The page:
Articles by MEF Staff and Fellows
Scattered among the cluttered kiosks of Islamic Cairo’s famous Khan al-Khalili market, red and blue hats picturing the Temple Mount boldly state "al-Quds Lena" – Jerusalem is ours. Along the busy Taalat Harb thoroughfare, sidewalk merchants sell bumper stickers with similar sentiments.
Cairo’s best bookstore sells a book entitled "The Fabrication of the Holocaust." Other outdoor book merchants have copies of Hitler’s "Mein Kamf " front and center on the rack. You might also find "The End and Destruction of America and Israel" if you went looking.
At al-Azhar Mosque, one man tells a friend of mine that "Jews are AIDS" - a disease to the rest of the world. At an Islamic bookstore, a man grabs his neck and tells me, "The Jews have America right here. America doesn’t breathe unless the Jews let her." A heated discussion with an army officer ends with his insistence that "there is no such thing as a peace agreement in the Middle East where Israel still exists."
Inside the air-conditioned classrooms of the American University of Cairo, seemingly worlds away from the harsh realities of the Cairo streets, young American students learn how to read and write Arabic. The only problem is that they read articles drawn from the harsh, and vehemently anti-Israel Egyptian press. The lexicon for the Arab-Israeli conflict - including words for suicide bomb, occupation forces, Islamic resistance and maryrdom - are given far more weight than the lexicons for technology, literature, the environment, or other important world issues. At the end of the summer, I joked to one teacher, "should the conflict ever end, I won’t know any arabic."
On the radio, one song continues to linger, despite its fall from the charts months ago. It’s called "I Hate Israel."
Interestingly, one of this summer’s most salient instances of anti-Israel sentiment was hidden in a movie called "Itfarag Ya Salaam," loosely translated as "Watch Out." At the film’s apex, the main character, Magid, learns that he has inherited $50 million from a wealthy American woman. A simple, poor villager, Magid’s prospects look fortuitous, until he learns that his fortune is attached to the job of managing the rest of the estate for Israel and its army. Magid is crestfallen. After much soul-searching, he "heroically" decides to turn down the inheritance and returns to the simple life of his village, staying true to his principles – a decision lauded by his peers.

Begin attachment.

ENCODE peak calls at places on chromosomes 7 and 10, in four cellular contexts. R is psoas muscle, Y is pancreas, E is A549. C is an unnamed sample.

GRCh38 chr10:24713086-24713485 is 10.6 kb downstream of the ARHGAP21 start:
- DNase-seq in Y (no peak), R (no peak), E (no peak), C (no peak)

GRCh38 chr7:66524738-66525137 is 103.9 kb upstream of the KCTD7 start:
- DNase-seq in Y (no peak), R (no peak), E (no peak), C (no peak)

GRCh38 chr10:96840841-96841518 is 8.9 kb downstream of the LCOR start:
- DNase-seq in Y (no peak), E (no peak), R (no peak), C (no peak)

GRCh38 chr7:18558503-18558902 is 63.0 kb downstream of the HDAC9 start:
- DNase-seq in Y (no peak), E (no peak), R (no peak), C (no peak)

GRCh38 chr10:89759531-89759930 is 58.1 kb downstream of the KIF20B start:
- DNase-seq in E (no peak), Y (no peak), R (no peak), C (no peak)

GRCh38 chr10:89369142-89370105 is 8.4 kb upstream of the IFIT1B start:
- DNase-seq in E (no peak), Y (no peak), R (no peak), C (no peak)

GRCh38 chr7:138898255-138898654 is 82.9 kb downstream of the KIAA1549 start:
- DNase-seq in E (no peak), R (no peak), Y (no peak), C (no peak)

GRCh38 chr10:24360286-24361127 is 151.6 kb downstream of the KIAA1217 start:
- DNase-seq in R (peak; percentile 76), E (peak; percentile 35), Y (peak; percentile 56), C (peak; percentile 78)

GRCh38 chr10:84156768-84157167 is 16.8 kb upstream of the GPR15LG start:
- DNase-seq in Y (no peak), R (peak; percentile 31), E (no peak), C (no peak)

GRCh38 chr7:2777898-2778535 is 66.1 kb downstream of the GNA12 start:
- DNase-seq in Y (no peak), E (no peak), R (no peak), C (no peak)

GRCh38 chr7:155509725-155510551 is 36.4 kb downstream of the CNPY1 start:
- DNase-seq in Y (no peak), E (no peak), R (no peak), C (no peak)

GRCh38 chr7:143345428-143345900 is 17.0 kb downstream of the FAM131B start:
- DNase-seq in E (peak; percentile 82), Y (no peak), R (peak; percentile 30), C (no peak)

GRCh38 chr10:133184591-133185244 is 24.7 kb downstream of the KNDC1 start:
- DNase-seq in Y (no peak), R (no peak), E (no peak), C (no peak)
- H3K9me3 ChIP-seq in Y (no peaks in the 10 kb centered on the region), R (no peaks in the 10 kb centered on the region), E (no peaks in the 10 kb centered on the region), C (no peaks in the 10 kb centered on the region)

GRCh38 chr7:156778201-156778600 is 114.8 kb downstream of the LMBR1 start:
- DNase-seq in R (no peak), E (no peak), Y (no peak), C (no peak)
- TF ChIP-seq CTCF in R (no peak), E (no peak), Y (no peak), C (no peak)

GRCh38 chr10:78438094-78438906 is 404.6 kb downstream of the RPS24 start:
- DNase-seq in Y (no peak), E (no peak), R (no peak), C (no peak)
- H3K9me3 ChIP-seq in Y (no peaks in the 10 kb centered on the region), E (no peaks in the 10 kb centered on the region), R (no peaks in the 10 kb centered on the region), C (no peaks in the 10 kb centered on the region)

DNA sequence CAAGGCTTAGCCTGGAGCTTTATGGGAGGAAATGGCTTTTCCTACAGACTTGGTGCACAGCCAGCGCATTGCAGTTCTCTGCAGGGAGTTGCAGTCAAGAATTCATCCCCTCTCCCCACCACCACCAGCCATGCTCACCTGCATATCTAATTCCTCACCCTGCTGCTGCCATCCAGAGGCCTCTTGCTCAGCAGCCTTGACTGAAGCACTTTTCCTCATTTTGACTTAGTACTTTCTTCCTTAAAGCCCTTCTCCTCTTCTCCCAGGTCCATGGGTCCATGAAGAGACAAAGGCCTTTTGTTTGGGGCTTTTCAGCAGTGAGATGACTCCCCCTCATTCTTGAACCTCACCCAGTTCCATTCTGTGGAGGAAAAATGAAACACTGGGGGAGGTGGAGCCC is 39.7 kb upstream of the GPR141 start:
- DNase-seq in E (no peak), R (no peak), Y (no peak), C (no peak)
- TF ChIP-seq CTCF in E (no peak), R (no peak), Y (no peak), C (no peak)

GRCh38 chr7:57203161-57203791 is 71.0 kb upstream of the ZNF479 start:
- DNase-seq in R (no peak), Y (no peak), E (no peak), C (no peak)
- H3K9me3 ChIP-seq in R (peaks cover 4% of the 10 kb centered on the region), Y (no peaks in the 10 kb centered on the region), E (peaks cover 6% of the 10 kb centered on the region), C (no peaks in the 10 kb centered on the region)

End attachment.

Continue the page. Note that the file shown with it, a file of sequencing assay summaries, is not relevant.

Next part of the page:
The question posed: At what price should Egypt accept America’s aid, if America also aids Israel and her army? The conclusion: Egypt is better off poor and proud, rejecting Israel and the American money that comes along with it.
The aim here is not to blame the failure of Middle East peace on the Egyptian government. Nor is the goal to scold the Egyptian people. The idea is to simply shed some light on reality. Egyptians who recognize Israel’s right to exist are few and very, very far between.
Israel needs peace with Egypt as a component for its security. Egypt needs peace with Israel to maintain good relations with America – in order to build a stronger military and economy. But we must recognize the limitations of the so-called "Cold Peace." Indeed, "Watch Out" is good advice. If Egyptian President Husni Mubarak ever decided to terminate diplomatic relations with Israel – or worse, enter into armed conflict – the Egyptian street would support him all the way.
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